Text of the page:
Aline Domingues – Breaking Norms, Defying Climate with Sustainability and a Dash of Traditions

Wine Producers

Aline Domingues – Breaking Norms, Defying Climate with Sustainability and a Dash of Traditions


The young are leaving Uva. French-born Aline Domingues moved there. Now, she makes vital wines in a place where the climate is described as “nine months of winter, three months of hell”.

“But last year it was 12 months of hell”, Aline Domingues summarises the hot and dry 2021.

From Paris to Uva: Aline Domingues’ Journey Home

Aline Domingues, 32, is an odd bird who has found a home in the small village of Uva near the Spanish border in north-east Portugal. Born in Paris to Portuguese parents, she longed to return to the country they left behind.

The village of Uva in the Trás-os-Montes region.
The village of Uva in the Trás-os-Montes region. (Photo: Aline Domingues)

Rediscovering the Forgotten Vineyards

Aline had developed a taste for wine and a desire to make her own. At first, she thought of the Douro, but coming as a newcomer to the traditional region felt a bit intimidating. So she tried living for a few months in Uva, where she has roots. Uva is located in Trás-os-Montes, a remote corner characterised by economic decline and depopulation. Barely 50 people are living here, but the many pigeon lofts testify that times were once different.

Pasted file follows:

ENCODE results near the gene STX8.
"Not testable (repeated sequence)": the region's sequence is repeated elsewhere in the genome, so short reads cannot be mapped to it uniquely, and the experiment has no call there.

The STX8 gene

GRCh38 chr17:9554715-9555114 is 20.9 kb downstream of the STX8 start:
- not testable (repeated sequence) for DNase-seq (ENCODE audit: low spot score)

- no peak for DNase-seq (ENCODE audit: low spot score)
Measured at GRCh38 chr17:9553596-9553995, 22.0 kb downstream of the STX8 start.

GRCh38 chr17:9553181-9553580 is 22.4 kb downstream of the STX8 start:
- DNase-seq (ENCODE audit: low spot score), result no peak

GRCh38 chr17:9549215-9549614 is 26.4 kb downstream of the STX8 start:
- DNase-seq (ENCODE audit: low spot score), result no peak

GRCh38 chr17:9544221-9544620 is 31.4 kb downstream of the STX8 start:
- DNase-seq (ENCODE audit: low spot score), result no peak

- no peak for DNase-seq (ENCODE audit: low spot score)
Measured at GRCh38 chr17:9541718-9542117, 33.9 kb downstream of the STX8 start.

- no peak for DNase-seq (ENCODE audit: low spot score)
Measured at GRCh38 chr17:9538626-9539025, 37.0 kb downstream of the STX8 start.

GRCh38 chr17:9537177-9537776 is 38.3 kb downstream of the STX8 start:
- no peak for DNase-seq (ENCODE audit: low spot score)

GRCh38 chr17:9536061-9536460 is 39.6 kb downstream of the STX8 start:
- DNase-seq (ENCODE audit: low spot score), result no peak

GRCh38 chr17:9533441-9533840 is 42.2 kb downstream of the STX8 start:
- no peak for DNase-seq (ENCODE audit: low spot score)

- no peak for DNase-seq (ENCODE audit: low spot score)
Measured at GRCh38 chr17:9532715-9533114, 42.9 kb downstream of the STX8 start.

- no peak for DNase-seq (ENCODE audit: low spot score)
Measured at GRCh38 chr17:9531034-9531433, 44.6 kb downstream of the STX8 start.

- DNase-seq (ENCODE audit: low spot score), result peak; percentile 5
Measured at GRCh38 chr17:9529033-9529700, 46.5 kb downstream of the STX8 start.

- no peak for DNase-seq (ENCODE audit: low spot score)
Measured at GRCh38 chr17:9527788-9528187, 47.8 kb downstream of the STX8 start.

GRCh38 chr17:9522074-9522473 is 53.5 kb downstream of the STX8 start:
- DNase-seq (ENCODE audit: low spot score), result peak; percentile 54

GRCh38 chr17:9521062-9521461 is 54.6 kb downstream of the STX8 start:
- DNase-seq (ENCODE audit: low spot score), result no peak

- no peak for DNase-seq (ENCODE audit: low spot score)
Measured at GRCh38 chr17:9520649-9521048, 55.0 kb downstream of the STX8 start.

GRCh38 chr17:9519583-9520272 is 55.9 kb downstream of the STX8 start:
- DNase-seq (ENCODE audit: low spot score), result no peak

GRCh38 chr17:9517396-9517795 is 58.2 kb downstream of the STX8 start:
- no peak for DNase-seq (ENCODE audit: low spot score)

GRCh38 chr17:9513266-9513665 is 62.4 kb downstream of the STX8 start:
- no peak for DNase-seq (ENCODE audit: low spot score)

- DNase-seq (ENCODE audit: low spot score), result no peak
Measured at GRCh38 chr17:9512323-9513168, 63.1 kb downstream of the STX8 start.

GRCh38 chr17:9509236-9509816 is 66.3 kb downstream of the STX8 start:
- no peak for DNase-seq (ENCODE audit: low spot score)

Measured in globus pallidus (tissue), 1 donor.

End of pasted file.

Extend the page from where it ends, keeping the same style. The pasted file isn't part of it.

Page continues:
“I stayed for a few months, enjoyed myself and found old vineyards that no one wanted anymore. There used to be much more wine growing here, but ten or twenty years ago, people started looking for work elsewhere.”

One of Aline Domingues' old vineyards.
One of Aline Domingues’ old vineyards.(Photo: Aline Domingues)

Defying Expectations: Trading Parisian Lights for Uva’s Rustic Charm

Aline’s decision to go against the grain and move to Uva from a metropolis like Paris was met with scepticism. “They thought I was crazy because it’s hard to make a living here, and most young people leave. But I liked the village and then met some other young people who had stayed and gained confidence, which I needed.”

From Grandfather’s Celler to a Thriving Winery

Once Aline had decided to live and make wine here, she couldn’t find a winery. “Nobody really trusted me, so I had to borrow my grandfather’s house. I dragged out his old stuff and brought in my tanks that I had scraped together.”

The wine cellar had no electricity or water, but Aline had a stubborn mind. She made her first batch in 2017 and was hooked. There was only one problem. She had no money for a proper winery. But solutions are never far away for the Paris-born lab assistant; with the help of crowdfunding, good friends and Palombar, the winery was made functional.

Palombar is an organisation that works to preserve nature here and keep the countryside alive. I don’t know if I would have started without them.”

Aline Domingues in her small winery that has no electricity.
Aline Domingues in her small winery that has no electricity. (Photo: Aline Domingues)

Thriving Vines in Trás-os-Montes: A Labour of Love Amidst Extremes

Aline makes about 10,000 bottles a year. That’s plenty, as she wants to do all the work herself. It is in the vineyard that she thrives despite the climate. Trás-os-Montes has an extremely continental climate. It is located north of the Douro, east of Vinho Verde. The name means “beyond the mountains”.